John McDonnell MP
I did not think that we would ever be here again, but this is like the Monty Python dead parrot sketch—it is dead; it is not going to happen. My hon. Friends the Members for Putney (Fleur Anderson) and for Hammersmith (Andy Slaughter) and the hon. Member for Twickenham (Munira Wilson) put the matter forensically, defeating the whole argument that we should expand Heathrow.
I want to talk about the blight that the Heathrow expansion proposal has caused my constituents. It has been 40 years or longer. I have been there so long that I was present at the inquiry into the fourth terminal, which we all supported, by the way—we thought that it accommodated Heathrow well, and it was the size we wanted it then. At the fifth terminal inquiry, we opposed expansion. The inspector gave an indication that there should be no further expansion, because he was worried about the two issues that we presented him with: noise and respiratory conditions. What was happening to the lungs of children in our area was at virtually epidemic proportions.
At that stage, Heathrow said, “If we get a fifth terminal, we do not need and will not seek a third runway.” Can we remember that promise? The directors at Heathrow wrote to every one of my constituents and appeared on public platforms with me to read the letter out, to loud applause. Within six months, they were lobbying for a third runway. It was a scandalous betrayal of my community.
For the next 10 years, we put the case about the respiratory and health conditions, and we discovered more about cancers, coronary conditions and the mental health effects of being disturbed during a night’s sleep, and so on. Then the world changed and we all discovered something that others had told us about, but that we had not really believed in: climate change. We came together and, all of a sudden, what had been described as a nimbyist campaign became a global campaign. I joined a climate camp in my constituency. We had seminars at which local community members met climate campers, and we talked about the implications of climate change. We were so convincing that David Cameron went into the 2010 campaign—remember this one—with, “no ifs, no buts”, no third runway. We did not realise that once he got elected, he meant it for only one Parliament.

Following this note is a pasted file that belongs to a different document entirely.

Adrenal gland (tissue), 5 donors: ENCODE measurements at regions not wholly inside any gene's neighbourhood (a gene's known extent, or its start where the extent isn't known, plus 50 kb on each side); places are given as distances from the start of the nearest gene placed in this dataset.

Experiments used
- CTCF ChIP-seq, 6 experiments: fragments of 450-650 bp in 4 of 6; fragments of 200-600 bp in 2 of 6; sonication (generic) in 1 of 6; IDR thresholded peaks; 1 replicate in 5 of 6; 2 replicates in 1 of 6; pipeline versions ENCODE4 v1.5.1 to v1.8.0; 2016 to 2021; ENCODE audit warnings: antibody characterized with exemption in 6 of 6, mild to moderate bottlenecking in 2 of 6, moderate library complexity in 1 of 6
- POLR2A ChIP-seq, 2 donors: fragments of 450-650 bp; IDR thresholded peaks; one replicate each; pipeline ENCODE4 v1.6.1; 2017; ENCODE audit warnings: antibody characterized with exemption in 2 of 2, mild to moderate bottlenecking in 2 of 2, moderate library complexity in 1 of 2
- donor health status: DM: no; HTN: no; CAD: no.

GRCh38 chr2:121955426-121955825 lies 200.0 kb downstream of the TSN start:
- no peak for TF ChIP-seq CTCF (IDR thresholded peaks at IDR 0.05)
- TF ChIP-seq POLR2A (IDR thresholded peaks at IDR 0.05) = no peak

We then had the Davies commission, which came out in favour of an expansion and a third runway. Interestingly, in that commission, it was argued for the first time that the whole concept of the hub might be outdated, and that point-to-point and the development of regional airports was probably the future. That is where we are, and that is where we are going to go. There is no way that any Government that want to be re-elected will promote a third runway while trying to convince people that they will tackle climate change. It is not going to happen. Let us put Heathrow out of its misery and say that no Government will ever approve this, and no investor will ever speculate by investing in a project that will barely take off—pardon the pun. Why not just kill it off here, so that my constituents can enjoy the comfort of their homes?
I remind the Minister that the threat of a third runway means 4,000 properties in my constituency being demolished or rendered unliveable by noise or air pollution; that is 10,000 people being forced out of their homes. A third runway means the demolition of three schools, churches and the gurdwara, a number of community centres and our open spaces—the demolition of a whole community. If the Minister thinks that there is any chance that the community will not rise up against it, I tell him that that will happen right the way across London. If this Government or any Government try to move ahead with a third runway, it will be the most iconic climate change battleground in Europe.
Let us say to Heathrow that it is over, and that it must concentrate on improving the passenger experience and looking after its workers. It was this company that started fire and rehire. It needs to start paying decent wages, restore pensions and provide decent working conditions for all workers.